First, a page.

The Webs ‘We’ Tell Making community through ‘conversations’ across contemporary Afrodiasporic literature
Since the beginning of the 21st century, the recognition of an African diaspora has expanded from marginal political movements to supra-national institutions (United Nations, European Union, African Union). Yet defining and characterising such an entity, marked by displacement and scattering across time and space, can hardly rely on political discourse alone. Rather, the African diaspora, as a transtemporal and trans-local community, must also be understood as one of constant (re-)imagination and narration.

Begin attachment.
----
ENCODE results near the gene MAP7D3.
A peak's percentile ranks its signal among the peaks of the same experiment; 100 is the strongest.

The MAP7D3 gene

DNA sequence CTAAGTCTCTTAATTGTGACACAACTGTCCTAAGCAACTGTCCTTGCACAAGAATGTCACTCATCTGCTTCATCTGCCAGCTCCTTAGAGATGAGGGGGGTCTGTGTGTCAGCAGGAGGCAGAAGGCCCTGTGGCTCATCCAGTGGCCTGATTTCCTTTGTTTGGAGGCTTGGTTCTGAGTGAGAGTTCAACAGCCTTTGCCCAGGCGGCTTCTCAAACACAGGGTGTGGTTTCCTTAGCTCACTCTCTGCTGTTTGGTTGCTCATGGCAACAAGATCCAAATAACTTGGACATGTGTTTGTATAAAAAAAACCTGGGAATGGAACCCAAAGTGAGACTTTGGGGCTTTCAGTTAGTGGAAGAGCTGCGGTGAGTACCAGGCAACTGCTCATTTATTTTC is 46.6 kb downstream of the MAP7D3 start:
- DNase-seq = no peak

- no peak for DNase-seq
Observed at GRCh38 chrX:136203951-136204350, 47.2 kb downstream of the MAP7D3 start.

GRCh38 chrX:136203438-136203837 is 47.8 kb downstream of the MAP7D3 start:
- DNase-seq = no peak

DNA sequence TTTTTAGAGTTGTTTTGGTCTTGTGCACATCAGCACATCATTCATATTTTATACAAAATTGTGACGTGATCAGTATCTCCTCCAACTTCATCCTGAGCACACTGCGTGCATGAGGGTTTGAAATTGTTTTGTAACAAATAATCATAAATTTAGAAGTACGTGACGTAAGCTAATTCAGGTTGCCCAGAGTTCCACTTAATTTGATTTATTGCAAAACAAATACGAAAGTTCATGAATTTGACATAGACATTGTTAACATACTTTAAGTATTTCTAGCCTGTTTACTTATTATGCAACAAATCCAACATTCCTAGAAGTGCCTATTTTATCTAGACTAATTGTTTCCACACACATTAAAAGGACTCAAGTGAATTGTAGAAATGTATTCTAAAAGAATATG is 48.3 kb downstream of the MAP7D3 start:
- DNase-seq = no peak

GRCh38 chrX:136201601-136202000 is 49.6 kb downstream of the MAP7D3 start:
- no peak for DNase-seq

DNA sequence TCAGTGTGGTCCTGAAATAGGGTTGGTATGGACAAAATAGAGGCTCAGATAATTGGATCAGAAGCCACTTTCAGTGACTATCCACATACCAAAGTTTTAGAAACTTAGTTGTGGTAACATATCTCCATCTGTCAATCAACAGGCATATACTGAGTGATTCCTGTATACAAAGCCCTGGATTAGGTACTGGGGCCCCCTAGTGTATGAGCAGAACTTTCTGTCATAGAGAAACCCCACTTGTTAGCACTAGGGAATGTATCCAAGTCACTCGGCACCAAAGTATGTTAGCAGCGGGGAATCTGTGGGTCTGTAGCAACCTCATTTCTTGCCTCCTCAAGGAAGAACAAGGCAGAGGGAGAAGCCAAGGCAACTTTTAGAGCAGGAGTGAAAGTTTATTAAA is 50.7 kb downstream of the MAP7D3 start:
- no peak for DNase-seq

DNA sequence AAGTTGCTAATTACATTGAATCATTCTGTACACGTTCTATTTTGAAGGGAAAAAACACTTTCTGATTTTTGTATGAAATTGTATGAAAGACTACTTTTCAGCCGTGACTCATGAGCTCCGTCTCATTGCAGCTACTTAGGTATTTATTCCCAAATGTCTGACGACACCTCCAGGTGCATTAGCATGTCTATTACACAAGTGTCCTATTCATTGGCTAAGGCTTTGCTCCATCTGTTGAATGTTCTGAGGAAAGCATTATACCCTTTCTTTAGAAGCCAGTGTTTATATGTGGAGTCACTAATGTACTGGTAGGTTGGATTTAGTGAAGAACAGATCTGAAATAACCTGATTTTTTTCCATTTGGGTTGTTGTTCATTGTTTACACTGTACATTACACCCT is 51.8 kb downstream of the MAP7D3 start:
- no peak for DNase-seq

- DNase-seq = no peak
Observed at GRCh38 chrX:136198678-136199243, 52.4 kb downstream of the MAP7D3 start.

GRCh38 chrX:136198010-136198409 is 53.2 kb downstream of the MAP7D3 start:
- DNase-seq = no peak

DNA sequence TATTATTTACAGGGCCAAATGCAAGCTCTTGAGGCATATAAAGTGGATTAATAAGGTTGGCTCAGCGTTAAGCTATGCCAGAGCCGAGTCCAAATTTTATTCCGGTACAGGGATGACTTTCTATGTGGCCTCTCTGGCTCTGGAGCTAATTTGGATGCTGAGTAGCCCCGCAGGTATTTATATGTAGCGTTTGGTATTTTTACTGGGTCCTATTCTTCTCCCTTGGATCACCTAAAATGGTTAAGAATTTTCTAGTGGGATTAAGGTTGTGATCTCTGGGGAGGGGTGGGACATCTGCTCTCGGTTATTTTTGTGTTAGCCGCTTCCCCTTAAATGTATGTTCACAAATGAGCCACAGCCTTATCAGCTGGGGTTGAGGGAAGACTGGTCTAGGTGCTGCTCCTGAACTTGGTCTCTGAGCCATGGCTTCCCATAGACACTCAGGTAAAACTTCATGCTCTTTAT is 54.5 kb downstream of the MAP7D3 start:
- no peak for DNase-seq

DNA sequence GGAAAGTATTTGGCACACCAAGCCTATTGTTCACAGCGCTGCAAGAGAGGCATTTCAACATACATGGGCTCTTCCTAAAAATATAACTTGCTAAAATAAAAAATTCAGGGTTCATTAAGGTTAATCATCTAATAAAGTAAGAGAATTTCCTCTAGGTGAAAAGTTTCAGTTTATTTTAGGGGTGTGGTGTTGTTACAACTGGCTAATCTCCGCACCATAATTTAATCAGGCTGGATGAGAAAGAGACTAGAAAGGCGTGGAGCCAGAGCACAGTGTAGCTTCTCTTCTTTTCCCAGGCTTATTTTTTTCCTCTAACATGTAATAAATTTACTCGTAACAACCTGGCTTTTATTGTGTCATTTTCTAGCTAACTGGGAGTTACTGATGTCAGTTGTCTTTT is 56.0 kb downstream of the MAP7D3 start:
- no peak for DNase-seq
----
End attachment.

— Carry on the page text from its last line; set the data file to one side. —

In my research project, I read contemporary literary works alongside material collected online and from interviews with authors in order to understand how literature functions as a site of community-making across a spectrum of people of African descent marked by differences in language, culture, class, and gender, among other aspects. The focus of the project is on the way grand narratives are (re-)negotiated and complexified by contemporary authors of the diaspora in and around text. It examines how the praxis of conversation is used in Afrodiasporic literature as a means of representing, enacting, and producing complex understandings of community. The analysis covers both the way these ‘community conversations’ play out at the level of the story, and the role of intertextuality as an additional layer of this conversation. Looking at the ways existing narratives are referenced, altered, and complexified in the process of circulation, the research project puts emphasis on transmedial forms of intertextuality, as a literary conversation between prose, poetry, archive, and spoken or sung text. This project thus actively draws attention to literature as “a transdisciplinary site of knowledge production” (Mignolo, 2012) and challenges the binary (and often hegemonic) differentiation between orality and written text. It aims at registering referencing practices within an expansive understanding of a literary corpus, and by looking at text as that which, in circulating, constitutes the Afrodiasporic narrative ‘web’, weaving an evolving community.